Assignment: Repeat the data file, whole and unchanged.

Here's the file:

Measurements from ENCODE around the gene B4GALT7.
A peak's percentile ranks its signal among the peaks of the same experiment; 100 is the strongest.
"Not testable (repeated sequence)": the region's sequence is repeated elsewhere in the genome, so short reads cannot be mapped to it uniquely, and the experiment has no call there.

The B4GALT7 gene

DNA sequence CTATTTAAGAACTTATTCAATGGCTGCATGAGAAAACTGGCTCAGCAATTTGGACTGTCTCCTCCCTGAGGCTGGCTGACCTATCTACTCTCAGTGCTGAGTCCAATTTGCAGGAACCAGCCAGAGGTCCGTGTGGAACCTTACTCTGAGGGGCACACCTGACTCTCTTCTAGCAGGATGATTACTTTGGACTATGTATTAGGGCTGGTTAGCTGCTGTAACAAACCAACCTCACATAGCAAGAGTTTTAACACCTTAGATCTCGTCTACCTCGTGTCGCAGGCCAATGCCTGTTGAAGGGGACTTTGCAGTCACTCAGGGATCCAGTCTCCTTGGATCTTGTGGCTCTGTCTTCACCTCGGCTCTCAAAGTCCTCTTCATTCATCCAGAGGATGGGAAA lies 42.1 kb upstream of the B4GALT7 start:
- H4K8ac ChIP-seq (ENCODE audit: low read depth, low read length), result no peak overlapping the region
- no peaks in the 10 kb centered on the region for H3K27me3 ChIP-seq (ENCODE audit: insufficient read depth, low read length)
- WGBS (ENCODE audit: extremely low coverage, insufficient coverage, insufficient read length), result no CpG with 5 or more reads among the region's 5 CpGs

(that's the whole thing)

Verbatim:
Measurements from ENCODE around the gene B4GALT7.
A peak's percentile ranks its signal among the peaks of the same experiment; 100 is the strongest.
"Not testable (repeated sequence)": the region's sequence is repeated elsewhere in the genome, so short reads cannot be mapped to it uniquely, and the experiment has no call there.

The B4GALT7 gene

DNA sequence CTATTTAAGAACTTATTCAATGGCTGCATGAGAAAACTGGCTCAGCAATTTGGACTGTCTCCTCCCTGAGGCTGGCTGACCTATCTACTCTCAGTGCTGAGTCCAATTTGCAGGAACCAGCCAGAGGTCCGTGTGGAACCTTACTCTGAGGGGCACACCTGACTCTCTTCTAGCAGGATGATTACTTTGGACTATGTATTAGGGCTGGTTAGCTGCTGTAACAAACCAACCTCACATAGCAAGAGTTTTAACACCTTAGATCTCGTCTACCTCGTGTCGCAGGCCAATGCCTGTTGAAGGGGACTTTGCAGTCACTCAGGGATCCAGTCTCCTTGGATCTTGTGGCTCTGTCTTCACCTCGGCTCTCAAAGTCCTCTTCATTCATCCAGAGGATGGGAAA lies 42.1 kb upstream of the B4GALT7 start:
- H4K8ac ChIP-seq (ENCODE audit: low read depth, low read length), result no peak overlapping the region
- no peaks in the 10 kb centered on the region for H3K27me3 ChIP-seq (ENCODE audit: insufficient read depth, low read length)
- WGBS (ENCODE audit: extremely low coverage, insufficient coverage, insufficient read length), result no CpG with 5 or more reads among the region's 5 CpGs